By ANDREW NELSON, Staff Writer | Published August 2, 2012
Father T.J. Meehan once carried a notebook where he wrote the names of patients he talked with during his stint at Grady Hospital.
Some 1,400 of them were remembered. Most were patients diagnosed with HIV/AIDS.
“A few may be living, but not many,” he said.
Seeking out the ill, the dying, the overlooked always appealed to Father Meehan. He felt called since he was ordained in 1972 to serve where most people had never spoken to a Catholic priest or had ever entered a church. That desire took him to the downtown public hospital, a safety net for the poor and uninsured.
“It stretched me. I worked in an environment where Catholics were only 1 or 2 percent of the hospital environment. It was a good experience to understand how other people dealt with grief,” he said.
After ministering from Appalachia to the hubbub of downtown Atlanta, he has retired. Medical issues with his eyesight, in part, made the decision for him after serving for 40 years at the altar and the bedside of the ill.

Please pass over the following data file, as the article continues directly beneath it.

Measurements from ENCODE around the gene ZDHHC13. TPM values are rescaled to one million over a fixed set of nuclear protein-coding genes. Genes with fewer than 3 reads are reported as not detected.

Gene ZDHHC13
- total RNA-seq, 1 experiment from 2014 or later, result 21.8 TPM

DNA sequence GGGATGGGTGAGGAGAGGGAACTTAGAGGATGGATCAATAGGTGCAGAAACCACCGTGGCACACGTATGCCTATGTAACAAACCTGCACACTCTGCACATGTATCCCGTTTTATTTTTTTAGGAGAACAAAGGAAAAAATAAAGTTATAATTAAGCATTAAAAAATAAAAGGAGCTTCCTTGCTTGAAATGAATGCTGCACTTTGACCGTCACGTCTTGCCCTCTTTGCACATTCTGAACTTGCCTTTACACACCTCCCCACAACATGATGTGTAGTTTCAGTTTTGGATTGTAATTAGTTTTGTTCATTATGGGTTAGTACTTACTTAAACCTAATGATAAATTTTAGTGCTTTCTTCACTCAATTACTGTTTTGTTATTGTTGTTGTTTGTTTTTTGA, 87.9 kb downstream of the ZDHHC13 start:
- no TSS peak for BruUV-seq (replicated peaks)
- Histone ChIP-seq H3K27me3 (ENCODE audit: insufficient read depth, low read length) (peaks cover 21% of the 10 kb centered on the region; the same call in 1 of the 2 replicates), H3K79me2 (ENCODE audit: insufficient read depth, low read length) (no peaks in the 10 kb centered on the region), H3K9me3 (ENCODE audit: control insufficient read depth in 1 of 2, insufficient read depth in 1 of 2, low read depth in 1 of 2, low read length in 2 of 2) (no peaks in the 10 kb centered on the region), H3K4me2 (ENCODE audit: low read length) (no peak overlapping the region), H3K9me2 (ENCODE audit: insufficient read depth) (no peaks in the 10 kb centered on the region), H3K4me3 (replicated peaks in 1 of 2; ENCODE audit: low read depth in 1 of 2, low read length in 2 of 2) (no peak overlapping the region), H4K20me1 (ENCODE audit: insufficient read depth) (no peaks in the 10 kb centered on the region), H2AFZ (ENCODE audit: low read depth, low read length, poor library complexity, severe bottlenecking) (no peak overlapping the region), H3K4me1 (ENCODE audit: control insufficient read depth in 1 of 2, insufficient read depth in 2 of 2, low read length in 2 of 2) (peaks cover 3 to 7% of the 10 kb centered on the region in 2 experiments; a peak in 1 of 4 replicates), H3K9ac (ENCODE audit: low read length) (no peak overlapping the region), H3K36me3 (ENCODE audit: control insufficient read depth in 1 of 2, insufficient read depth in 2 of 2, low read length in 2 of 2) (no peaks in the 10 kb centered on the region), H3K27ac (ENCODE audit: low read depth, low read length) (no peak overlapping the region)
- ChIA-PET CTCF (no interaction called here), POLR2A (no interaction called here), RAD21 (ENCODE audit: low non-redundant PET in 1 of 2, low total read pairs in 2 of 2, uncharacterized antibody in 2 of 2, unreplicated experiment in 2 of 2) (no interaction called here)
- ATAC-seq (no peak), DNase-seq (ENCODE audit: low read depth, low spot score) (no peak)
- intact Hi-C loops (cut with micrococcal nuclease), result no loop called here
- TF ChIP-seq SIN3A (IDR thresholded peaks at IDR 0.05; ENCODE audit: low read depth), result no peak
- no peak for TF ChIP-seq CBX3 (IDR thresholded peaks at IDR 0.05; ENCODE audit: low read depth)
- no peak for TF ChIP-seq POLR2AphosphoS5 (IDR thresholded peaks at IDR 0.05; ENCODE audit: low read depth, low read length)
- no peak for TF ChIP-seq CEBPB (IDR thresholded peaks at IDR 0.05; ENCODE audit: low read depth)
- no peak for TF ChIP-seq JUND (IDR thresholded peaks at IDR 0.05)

Ordained in 1972, Father Thomas J. Meehan worked in the Archdiocese of Atlanta for 25 years before his recent retirement. Some of his responsibilities included hospital chaplain, parish pastor and director of the HIV/AIDS ministry for the archdiocese.
He finished his active ministry as the spiritual leader of the Basilica of Sacred Heart, Atlanta. His office at the handsome Peachtree Street landmark for the past eight years has been packed. Over a breakfast of a cup of black coffee and oatmeal with fruit at a nearby bakery, Father Meehen reflected on his years of ministry.
The 67-year-old grew up in a blue-collar, heavily Catholic neighborhood of Cincinnati, one of four children. His father worked for the U.S. Postal Service. His given name is Thomas Joseph, named for his father, but his friends and family only call him T.J. Priesthood became an idea in his early high school years. It wasn’t an odd idea for the Irish Catholic family. An older brother attended the seminary ahead of him and an uncle and a cousin were also priests.
But Father Meehan realized he wanted to be where Catholics were few in number. As a young priest with the Glenmary Home Missioners, he was pastor of a six-county parish in eastern Kentucky, where two counties had no Catholics at all. He did it all, from cutting the lawn to serving at liturgy.